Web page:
How it Works

The concept is quite easy: the main script (pm-action, called via symlinks as either pm-suspend, pm-hibernate or pm-suspend-hybrid) executes so-called "hooks", executable scripts, in the alphabetical sorted order with the parameter suspend (suspend to RAM) or hibernate (suspend to disk). Once all hooks are done, it puts the machine to sleep. After the machine has woken up again, all those hooks are executed in reverse order with the parameter resume (resume from RAM) or thaw (resume from disk). The hooks do various stuff, for example preparing the bootloader, stopping the bluetooth subsystem or unloading of critical modules.

Both pm-suspend and pm-hibernate are usually called from HAL, initiated by desktop applets as gnome-power-manager or kpowersave.

Template:Box Note

There is also the possibility to set the machine into high-power and low-power mode, the command pm-powersave is used with an additional parameter of true or false. It works basically the same as the suspend framework.

The hooks for suspend are placed in

  • /usr/lib/pm-utils/sleep.d (distribution / package provided hooks)
  • /etc/pm/sleep.d (hooks added by the system administrator)

The hooks for the power state are placed in

  • /usr/lib/pm-utils/power.d (distribution / package provided hooks)
  • /etc/pm/power.d (hooks added by the system administrator)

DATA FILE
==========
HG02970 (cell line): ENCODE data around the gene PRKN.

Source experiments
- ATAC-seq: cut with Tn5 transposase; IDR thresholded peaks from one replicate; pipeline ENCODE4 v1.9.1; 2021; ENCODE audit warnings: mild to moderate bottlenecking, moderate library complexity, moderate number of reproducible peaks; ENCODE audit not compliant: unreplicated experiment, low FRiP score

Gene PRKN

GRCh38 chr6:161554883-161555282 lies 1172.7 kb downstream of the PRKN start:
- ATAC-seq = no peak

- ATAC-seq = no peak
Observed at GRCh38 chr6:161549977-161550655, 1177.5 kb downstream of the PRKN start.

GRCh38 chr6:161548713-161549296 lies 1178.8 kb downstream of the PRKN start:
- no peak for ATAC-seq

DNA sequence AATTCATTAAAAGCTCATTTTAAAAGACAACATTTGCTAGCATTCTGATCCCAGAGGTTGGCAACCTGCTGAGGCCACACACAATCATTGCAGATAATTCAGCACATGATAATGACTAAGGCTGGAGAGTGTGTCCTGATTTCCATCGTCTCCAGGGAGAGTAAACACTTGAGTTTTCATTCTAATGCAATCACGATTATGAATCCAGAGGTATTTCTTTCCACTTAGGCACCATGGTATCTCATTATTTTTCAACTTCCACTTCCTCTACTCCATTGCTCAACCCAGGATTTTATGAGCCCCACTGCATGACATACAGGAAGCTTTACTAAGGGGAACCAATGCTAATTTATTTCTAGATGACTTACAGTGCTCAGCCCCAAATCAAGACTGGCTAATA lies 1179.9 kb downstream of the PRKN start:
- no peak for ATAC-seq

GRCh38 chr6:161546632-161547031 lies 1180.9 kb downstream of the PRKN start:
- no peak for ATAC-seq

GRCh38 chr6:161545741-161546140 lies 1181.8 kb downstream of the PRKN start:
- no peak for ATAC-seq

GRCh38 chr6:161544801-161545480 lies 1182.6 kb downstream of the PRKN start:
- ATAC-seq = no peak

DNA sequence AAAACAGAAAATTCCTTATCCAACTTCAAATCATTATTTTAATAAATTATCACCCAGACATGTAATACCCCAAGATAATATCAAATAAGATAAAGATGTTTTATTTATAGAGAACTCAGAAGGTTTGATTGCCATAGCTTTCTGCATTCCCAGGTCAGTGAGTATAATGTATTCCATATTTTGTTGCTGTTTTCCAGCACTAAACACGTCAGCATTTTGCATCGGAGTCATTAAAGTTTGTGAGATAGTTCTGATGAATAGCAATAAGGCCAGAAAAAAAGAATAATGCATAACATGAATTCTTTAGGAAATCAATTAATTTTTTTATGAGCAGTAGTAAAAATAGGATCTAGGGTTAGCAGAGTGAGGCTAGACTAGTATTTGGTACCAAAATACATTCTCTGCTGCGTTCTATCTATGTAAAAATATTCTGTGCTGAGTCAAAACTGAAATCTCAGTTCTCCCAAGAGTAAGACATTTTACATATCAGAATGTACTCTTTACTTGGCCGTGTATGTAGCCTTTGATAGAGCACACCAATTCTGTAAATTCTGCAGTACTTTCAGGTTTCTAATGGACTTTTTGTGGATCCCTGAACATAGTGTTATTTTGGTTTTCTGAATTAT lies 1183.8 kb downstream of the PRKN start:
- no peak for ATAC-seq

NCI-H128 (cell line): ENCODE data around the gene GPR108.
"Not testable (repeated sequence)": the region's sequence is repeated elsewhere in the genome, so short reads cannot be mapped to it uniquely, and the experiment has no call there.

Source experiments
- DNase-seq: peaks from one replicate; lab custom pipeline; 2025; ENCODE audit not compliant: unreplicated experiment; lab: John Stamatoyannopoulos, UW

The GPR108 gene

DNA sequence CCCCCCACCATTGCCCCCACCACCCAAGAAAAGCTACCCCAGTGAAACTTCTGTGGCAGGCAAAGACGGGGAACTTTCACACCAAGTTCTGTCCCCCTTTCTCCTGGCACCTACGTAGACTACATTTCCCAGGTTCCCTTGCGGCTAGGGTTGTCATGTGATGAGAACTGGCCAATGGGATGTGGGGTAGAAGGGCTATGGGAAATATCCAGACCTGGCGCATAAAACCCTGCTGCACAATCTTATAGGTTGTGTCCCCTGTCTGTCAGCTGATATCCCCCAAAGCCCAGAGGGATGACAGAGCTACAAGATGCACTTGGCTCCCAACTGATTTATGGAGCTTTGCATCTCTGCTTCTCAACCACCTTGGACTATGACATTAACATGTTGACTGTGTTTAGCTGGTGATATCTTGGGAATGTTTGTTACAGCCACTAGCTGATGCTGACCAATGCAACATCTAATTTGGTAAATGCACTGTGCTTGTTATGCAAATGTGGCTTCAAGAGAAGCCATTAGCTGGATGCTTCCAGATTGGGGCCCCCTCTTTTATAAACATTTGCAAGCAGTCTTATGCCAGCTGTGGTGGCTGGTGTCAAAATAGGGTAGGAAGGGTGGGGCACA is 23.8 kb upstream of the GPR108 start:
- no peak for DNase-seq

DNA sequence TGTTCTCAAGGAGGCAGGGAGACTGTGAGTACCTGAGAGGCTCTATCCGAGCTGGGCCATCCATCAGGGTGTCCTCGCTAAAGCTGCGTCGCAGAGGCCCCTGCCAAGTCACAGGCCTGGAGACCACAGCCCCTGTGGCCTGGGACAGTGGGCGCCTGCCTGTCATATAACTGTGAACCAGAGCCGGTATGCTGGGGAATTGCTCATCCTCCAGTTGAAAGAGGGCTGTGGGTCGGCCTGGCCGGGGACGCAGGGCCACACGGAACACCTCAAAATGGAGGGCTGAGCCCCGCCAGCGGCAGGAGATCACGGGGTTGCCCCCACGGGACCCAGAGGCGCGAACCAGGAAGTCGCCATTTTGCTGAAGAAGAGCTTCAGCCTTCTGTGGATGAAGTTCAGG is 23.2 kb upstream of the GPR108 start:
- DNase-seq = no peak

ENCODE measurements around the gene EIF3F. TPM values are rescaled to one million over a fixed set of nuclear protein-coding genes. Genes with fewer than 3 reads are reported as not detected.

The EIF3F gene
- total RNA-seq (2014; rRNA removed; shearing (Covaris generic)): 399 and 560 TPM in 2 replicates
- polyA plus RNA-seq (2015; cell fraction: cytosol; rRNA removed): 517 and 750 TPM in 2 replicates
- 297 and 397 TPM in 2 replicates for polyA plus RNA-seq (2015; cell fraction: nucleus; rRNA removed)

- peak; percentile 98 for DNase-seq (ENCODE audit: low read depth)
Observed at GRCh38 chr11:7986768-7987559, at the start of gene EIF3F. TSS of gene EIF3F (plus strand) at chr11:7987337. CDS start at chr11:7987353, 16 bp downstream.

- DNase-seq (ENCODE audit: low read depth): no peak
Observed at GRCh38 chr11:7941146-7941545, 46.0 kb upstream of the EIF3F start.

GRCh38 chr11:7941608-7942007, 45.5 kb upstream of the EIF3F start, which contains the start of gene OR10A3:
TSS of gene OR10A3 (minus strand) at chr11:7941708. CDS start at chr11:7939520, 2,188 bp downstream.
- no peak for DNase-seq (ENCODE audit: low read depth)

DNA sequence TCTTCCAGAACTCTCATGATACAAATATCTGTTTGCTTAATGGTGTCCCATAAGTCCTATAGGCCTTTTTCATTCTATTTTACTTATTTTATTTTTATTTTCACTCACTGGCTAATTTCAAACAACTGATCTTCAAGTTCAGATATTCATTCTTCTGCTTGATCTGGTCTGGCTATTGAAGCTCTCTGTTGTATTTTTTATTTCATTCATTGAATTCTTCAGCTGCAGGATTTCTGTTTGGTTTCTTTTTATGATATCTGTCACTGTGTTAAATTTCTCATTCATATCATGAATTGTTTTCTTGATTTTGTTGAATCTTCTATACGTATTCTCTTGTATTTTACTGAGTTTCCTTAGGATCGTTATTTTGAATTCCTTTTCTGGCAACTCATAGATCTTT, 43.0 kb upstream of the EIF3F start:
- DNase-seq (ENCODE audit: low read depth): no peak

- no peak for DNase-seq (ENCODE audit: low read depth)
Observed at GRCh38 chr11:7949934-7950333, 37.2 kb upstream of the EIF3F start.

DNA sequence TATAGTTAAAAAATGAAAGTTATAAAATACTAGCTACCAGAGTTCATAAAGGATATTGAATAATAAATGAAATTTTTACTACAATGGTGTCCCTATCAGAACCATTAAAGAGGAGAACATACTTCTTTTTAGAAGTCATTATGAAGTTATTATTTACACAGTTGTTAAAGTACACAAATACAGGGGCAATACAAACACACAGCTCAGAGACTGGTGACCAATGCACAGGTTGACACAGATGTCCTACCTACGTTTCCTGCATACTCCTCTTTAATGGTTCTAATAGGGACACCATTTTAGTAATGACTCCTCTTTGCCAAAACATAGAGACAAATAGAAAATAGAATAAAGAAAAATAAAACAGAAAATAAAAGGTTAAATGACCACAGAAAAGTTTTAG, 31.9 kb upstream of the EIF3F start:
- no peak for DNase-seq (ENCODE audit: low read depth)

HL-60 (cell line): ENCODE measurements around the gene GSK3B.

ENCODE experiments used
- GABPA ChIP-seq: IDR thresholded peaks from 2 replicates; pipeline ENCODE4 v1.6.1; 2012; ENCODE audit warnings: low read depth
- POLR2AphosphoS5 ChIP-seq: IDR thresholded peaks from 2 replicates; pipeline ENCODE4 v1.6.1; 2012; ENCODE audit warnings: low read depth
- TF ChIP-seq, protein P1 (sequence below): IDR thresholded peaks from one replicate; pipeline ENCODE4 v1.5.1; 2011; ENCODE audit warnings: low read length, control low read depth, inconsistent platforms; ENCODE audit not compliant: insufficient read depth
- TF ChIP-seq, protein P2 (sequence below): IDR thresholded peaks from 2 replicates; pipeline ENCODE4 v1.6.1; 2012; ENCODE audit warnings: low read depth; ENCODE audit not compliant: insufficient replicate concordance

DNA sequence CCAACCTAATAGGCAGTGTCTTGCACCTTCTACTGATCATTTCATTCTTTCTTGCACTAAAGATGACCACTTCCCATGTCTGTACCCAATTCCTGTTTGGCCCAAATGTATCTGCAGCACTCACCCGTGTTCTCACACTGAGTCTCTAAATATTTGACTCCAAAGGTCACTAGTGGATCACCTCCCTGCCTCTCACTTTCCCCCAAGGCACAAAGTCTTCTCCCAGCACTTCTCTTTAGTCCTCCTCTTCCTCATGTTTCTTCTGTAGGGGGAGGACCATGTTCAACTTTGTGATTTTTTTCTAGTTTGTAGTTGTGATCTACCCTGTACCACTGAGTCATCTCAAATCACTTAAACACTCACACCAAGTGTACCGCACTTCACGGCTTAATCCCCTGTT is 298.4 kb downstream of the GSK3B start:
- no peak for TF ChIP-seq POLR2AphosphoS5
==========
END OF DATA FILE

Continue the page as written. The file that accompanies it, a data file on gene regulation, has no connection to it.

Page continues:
Hooks in /etc/pm/ take precedence over those in /usr/lib/pm-utils/, so the system administrator can override the defaults provided by the distribution.


If suspend or hibernate did not work correctly, you will probably find some information in the logfile /var/log/pm-suspend.log, for example which hooks were run and what the output of them was.

Resume Hook

It has been suggested that some systems, including those using LVM, require the resume hook be added to the initrd image, otherwise the kernel will not resume. To do so, edit /etc/mkinitcpio.conf as root and add resume to the HOOKS array:

HOOKS="base udev autodetect ide scsi sata lvm2 resume filesystems "

Note that this is an example, and your HOOKS array may look different.

resume must be placed after 'ide', 'scsi', 'sata' and/or 'lvm2', but before 'filesystems'. Of course there has to be an appropriate 'resume' file in /lib/initcpio/hooks, it should already be there, as it is part of the package 'mkinitcpio'.

Finally, you must rebuild the initrd image for these changes to take effect:

# mkinitcpio -p kernel26

Template:Box Note


If you experience segmentation faults that might result in an unresponsive system and missing keys then try to set the UUID in the resume-path in /boot/grub/menu.lst as explained [above].